Union Health Minister Dr Harsh Vardhan has said that he would request the Ministry of Human Resource Development to include in school text books passages and essays that generate in young children a positive attitude towards organ donation in general and eye (cornea) donation in particular.
The Minister, who was speaking at the centenary celebrations of Shroff’s Charity Eye Hospital in Delhi yesterday (September 6), stated that the ongoing National Eye Donation Fortnight (August 25-September 8), an annual event organised by the National Programme for Control of Blindness, is meeting with good response in a large number of states, including Delhi. It is now felt that youngsters should be exposed to the enormity of the problem of blindness in India and their responsibility to contribute to its end.
“We teach the young the life stories of great savants and leaders with the hope that the new generation will imbibe their qualities. It is also necessary to instil in them their responsibility towards the blind population of India which could benefit if cornea donation becomes part of the nation’s culture,” Dr Harsh Vardhan said.
He said that eyesight is one of the biggest gifts of God. Unfortunately, the corneal blind population of India is the largest in the world. At a rough estimate, the country needs 1 lakh corneas every year but only about 17,000 are procured. Of these only about 50 percent are utilised.
According to WHO, there are 45 million blind persons in the world, of whom 12 million are in India. Corneal blindness accounts for 1 percent of the total blind population of the country. WHO also estimates that the blind population may double by 2020 owing to the rise in population and longevity.
The Minister observed, “We need more eye banks. But that is not enough. There should be synergistic interaction among professional health services and community engagement. Increasing public awareness, promoting eye donation, implementing quality standards and organising a network of trained professionals for procurement, preservation and distribution of tissues are vital cogs in the wheel.”
Dr Harsh Vardhan said the history of ophthalmology in the country is inextricably linked to the vision of Dr S.P. Shroff, who founded the institution in 1914. “Dr S.P. Shroff was a founding father of the Delhi Medical Association, the precursor of the Indian Medical Association. Both Shroff’s hospital and DMA were established in the same year and have proved to be lasting institutions that have contributed much to India’s development,” he remarked.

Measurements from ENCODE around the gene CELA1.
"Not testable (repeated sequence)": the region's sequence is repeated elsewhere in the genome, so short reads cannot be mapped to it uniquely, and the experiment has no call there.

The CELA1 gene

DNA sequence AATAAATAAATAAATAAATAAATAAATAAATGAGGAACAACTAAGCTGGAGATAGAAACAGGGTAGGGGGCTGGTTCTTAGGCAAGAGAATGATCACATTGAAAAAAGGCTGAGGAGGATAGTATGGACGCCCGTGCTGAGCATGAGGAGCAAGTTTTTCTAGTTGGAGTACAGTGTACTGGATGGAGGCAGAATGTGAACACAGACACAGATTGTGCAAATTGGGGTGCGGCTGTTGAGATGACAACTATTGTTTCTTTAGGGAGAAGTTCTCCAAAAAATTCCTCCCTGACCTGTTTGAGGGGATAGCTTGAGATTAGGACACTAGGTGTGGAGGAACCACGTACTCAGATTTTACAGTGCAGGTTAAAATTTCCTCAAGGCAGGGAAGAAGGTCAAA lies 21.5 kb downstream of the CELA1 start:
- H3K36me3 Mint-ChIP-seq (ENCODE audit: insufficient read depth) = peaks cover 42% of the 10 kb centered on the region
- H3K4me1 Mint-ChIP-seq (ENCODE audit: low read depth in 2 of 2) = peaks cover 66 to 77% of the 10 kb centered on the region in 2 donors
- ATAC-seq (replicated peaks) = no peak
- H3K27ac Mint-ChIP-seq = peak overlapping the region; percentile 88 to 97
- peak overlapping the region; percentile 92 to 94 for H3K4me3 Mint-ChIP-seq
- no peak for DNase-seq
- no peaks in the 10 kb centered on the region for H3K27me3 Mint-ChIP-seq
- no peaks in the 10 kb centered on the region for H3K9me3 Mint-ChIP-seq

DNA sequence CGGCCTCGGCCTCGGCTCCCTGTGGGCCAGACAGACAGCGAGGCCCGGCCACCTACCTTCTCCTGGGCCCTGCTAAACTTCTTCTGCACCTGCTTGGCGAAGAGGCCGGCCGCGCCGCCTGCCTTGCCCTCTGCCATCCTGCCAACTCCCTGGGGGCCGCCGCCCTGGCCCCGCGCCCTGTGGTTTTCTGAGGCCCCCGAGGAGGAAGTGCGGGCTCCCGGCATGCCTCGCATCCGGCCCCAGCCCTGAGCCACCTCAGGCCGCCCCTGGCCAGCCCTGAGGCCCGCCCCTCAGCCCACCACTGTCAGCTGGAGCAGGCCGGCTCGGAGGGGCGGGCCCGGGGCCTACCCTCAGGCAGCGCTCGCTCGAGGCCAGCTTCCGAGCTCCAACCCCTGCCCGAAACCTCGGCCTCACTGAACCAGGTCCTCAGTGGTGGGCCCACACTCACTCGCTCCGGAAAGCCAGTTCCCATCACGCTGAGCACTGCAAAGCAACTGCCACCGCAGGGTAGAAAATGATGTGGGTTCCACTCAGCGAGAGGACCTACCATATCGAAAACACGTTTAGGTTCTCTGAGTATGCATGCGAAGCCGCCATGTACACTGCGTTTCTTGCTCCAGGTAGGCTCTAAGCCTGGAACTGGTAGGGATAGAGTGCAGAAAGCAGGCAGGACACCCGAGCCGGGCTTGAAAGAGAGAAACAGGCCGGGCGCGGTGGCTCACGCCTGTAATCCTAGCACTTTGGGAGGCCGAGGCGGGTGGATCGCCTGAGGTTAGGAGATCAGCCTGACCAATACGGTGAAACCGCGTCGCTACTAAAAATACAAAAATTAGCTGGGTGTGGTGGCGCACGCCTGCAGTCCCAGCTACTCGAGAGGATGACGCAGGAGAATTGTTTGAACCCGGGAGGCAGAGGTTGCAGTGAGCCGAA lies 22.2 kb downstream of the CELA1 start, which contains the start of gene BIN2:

The tradition of pledging one’s eyes after death is quite old in Delhi thanks to the pioneering work by Shroff’s Hospital, the Minister said. At the function, a number of facilitators and donors’ families from Delhi, Karnal and other places of northern India were honoured, including the parents of a 14-year-old girl and the son of a 65-year-old man. In both cases, the family members showed exemplary presence of mind while making the emotionally heavy choice of donating the just-deceased’s eyes.
In this context, Dr Harsh Vardhan recalled the case of Surbhi, the 16-year-old girl from Krishna Nagar, Delhi, who was declared brain dead in 2013 after being admitted to AIIMS. Her parents took the tough decision to donate her organs for the benefit of people who needed her cornea, heart, liver and other body tissues. Dr Harsh Vardhan said that within a month, the web portal of the National Organ and Tissue Transplant Organisation (NOTTO) will become functional. With that it would be possible to establish a transparent interface between donors and recipients of all organs including cornea.
The government intends implementing a nationwide programme for setting up regional centres modelled on NOTTO at Chandigarh, Guwahati, Kolkata, Chennai and Mumbai. All the upcoming AIIMS at six cities will also have similar infrastructure.
Dr Noshir M. Shroff, Medical Director of Shroff Eye Centre, Dr Madan Mohan, a reputed ophthalmologist, Dr Sara Varughese, senior ophthalmologist who heads the “Vision 2020” organisation, Dr Umang Mathur, Medical Director of Shroff’s Charity Eye Hospital, and Mr A.K. Arora, administrator of Shroff’s Eye Charity Hospital, were present on the occasion.